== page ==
“I felt my responsibility as a legal-aid-type lawyer was to do this kind of work because no one else was going to do it,” Boulden said. He said of his report, “It is the single best piece of lawyering/advocacy I’ve done in 24 years.”

ADVERTISEMENT

  • class action
    lack of jurisdiction...cause
  • class action
    Have you considered suing? I am going to check into it
  • Yes...my son used the school
    My son used this school. The contract was considered paid if one could last one year in their placement. However, the jobs requirements become very difficult such that few can complete the year. The penalties and fees grow at unbelievable rates. They could never supply a statement of charges and payments. It was a bad contract to sign....but then the objective of the school seems to be collection agency more than truck driver.
    • Jurisdiction
      Due to the collection efforts coming from the original creditor and not a 3rd party, neither the above jurisdiction law or FDCPA apply unless the state of which the company does business in requires original creditors to be subject to the same laws as 3rd party collection agencies and debt purchasers.
    • Driver School
      Sure seems like there was a plan in place to sign you up and then sue. Never have to buy equipment, no classes just a scam. Pure profit and wonder who was in on it?
    • Clarification
      I should clarify. Even if the contract includes a stipulation to jurisdiction on legal proceedings (to get around state jurisdiction requirements), on collection matters the FDCPA applies. You can make FDCPA claims in state courts.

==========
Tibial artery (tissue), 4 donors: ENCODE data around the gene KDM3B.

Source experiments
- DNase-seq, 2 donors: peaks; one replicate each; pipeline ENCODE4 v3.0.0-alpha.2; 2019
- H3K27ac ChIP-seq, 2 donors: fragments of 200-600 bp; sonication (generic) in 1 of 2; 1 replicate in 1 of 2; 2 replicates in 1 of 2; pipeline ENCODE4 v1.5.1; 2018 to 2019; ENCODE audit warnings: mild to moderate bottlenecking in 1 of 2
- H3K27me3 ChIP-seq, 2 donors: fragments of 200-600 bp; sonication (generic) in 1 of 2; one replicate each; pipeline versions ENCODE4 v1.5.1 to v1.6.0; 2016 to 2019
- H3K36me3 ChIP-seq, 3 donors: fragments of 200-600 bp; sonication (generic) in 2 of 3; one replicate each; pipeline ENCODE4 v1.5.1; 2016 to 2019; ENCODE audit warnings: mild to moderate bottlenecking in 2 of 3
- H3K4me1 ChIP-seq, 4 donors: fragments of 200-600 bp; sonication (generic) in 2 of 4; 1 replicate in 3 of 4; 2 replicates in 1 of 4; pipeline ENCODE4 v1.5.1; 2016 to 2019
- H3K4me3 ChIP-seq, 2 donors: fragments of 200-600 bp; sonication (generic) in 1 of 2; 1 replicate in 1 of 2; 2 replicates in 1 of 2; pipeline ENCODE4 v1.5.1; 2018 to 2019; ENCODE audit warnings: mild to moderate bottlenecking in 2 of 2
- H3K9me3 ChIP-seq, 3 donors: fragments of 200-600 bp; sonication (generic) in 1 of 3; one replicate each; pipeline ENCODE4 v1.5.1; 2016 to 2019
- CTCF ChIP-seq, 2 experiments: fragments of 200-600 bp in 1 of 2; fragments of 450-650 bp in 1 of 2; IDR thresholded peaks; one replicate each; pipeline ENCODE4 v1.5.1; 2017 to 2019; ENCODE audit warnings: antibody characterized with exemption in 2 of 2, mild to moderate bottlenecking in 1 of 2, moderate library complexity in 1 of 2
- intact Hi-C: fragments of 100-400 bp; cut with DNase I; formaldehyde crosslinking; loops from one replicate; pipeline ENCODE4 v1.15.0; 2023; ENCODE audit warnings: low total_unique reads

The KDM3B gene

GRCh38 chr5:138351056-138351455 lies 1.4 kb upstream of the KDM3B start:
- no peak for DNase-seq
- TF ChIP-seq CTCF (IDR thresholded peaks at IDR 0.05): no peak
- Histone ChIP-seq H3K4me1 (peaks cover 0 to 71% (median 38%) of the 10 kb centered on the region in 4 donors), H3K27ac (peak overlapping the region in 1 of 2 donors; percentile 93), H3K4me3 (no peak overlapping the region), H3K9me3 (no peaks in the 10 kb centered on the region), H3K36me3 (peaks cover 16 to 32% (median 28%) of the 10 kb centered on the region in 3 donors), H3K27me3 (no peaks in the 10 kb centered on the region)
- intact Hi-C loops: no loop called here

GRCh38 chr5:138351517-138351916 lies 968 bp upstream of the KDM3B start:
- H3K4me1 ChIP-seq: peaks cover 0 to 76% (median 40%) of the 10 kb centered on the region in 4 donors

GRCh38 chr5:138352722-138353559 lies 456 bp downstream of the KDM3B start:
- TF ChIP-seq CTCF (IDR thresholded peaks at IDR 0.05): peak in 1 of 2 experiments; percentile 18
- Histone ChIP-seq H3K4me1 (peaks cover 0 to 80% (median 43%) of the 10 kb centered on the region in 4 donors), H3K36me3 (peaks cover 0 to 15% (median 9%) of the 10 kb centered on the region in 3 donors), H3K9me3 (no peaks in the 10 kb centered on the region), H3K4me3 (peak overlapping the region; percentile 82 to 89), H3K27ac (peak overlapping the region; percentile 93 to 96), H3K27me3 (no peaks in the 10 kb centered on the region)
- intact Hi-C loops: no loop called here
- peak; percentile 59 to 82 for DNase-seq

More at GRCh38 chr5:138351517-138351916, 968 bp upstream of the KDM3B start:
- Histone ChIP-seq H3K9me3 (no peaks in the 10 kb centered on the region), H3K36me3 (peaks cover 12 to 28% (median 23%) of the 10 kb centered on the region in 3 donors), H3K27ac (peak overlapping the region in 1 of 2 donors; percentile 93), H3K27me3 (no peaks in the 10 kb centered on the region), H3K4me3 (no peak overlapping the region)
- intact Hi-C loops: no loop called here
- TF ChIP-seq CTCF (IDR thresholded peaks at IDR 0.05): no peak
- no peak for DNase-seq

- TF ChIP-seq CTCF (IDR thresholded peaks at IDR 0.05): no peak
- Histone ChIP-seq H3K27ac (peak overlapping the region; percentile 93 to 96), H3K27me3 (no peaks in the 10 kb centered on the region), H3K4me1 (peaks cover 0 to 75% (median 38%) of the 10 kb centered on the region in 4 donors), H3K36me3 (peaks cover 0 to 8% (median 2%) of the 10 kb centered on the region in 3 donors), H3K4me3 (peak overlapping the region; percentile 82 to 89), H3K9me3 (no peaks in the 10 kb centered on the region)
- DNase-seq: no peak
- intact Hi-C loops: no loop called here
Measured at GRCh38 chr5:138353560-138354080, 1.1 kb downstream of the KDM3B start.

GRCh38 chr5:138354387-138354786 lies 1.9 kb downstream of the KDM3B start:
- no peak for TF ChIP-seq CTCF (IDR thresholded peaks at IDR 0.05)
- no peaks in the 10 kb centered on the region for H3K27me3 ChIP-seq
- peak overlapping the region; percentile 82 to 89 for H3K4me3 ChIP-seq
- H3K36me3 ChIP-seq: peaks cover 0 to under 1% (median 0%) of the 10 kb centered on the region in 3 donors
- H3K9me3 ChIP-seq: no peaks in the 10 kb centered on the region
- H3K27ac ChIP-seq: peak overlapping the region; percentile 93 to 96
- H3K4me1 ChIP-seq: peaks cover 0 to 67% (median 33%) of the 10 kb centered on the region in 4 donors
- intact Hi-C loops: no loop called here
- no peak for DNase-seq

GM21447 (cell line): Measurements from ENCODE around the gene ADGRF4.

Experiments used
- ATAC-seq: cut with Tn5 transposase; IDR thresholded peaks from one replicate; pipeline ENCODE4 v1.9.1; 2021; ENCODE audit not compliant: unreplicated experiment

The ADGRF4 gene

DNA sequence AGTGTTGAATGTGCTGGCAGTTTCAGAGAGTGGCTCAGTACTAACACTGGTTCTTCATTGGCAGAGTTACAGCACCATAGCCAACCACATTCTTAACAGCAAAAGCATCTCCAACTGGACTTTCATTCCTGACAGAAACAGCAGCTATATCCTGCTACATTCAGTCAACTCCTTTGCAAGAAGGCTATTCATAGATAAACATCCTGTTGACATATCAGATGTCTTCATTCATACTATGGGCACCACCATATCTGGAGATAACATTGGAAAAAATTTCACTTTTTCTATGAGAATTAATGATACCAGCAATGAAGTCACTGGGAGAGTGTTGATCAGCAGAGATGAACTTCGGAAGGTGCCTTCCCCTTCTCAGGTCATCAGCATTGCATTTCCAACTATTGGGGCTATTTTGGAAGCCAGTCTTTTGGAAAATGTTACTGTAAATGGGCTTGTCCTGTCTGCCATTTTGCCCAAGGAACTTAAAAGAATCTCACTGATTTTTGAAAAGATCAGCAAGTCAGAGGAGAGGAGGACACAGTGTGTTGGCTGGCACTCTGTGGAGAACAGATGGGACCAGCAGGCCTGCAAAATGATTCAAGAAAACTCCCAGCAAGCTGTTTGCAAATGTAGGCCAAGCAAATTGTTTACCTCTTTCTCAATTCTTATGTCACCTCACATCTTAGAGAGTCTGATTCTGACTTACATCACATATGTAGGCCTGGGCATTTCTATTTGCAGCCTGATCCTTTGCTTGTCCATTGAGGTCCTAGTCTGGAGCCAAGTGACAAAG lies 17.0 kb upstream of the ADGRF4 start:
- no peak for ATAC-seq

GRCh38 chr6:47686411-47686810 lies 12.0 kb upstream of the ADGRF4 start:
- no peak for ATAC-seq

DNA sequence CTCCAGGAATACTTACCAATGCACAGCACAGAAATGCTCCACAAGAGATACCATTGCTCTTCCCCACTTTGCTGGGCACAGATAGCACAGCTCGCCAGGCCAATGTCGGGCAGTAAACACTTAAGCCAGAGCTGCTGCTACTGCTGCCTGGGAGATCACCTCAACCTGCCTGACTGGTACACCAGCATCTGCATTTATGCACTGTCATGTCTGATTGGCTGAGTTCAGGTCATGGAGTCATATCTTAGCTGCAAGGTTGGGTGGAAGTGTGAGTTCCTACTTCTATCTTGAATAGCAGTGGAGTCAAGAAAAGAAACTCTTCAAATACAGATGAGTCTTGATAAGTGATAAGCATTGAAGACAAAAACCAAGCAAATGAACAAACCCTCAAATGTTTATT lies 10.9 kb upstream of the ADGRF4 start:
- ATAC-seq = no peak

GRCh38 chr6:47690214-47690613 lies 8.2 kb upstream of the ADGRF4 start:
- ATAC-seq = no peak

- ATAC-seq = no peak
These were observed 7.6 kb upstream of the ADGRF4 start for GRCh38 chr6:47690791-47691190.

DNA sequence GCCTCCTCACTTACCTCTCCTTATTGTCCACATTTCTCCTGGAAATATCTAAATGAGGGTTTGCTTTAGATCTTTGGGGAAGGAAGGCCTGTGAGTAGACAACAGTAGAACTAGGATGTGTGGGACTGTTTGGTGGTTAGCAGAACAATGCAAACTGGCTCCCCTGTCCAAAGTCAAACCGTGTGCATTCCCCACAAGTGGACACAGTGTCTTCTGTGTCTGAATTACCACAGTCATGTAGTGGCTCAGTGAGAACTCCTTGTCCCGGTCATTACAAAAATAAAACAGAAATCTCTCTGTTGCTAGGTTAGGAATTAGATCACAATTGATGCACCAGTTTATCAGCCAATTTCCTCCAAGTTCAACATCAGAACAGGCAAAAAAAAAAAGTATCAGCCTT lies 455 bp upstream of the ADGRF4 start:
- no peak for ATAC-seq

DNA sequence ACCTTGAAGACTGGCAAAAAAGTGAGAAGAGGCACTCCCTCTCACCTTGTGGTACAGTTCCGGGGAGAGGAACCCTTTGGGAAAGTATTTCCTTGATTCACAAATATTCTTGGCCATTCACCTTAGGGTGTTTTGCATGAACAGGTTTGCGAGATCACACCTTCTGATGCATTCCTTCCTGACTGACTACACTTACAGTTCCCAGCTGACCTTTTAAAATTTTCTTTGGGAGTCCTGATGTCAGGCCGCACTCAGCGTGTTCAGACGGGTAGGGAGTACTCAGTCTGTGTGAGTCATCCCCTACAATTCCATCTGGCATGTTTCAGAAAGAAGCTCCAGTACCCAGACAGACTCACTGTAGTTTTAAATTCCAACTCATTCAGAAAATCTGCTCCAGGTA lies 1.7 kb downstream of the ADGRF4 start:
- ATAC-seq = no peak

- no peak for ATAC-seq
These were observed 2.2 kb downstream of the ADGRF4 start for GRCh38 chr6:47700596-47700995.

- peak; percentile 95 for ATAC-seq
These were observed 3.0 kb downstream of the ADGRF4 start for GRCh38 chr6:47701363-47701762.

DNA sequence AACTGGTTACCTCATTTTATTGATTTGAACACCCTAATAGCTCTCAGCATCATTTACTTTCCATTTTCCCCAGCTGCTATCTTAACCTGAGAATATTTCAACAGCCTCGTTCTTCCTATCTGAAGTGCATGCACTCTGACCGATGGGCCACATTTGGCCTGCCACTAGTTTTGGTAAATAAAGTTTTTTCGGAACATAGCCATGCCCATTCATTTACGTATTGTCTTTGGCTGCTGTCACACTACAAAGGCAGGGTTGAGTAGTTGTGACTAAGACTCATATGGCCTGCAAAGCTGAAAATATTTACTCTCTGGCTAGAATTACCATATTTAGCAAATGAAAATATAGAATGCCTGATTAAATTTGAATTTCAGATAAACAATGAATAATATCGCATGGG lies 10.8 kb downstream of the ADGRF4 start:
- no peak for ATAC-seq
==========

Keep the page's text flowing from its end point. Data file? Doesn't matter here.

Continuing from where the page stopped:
• Jurisdiction
      "The federal law regarding venue requires such collection actions be filed in the jurisdiction where a contract was signed or where a consumer resides." Uh, state law requires that too. These cases should have been dismissed for lack of jurisdiction.

    Post a comment to this story

    COMMENTS POLICY
    We reserve the right to remove any post that we feel is obscene, profane, vulgar, racist, sexually explicit, abusive, or hateful.
     
    You are legally responsible for what you post and your anonymity is not guaranteed.
     
    Posts that insult, defame, threaten, harass or abuse other readers or people mentioned in IBJ editorial content are also subject to removal. Please respect the privacy of individuals and refrain from posting personal information.
     
    No solicitations, spamming or advertisements are allowed. Readers may post links to other informational websites that are relevant to the topic at hand, but please do not link to objectionable material.
     
    We may remove messages that are unrelated to the topic, encourage illegal activity, use all capital letters or are unreadable.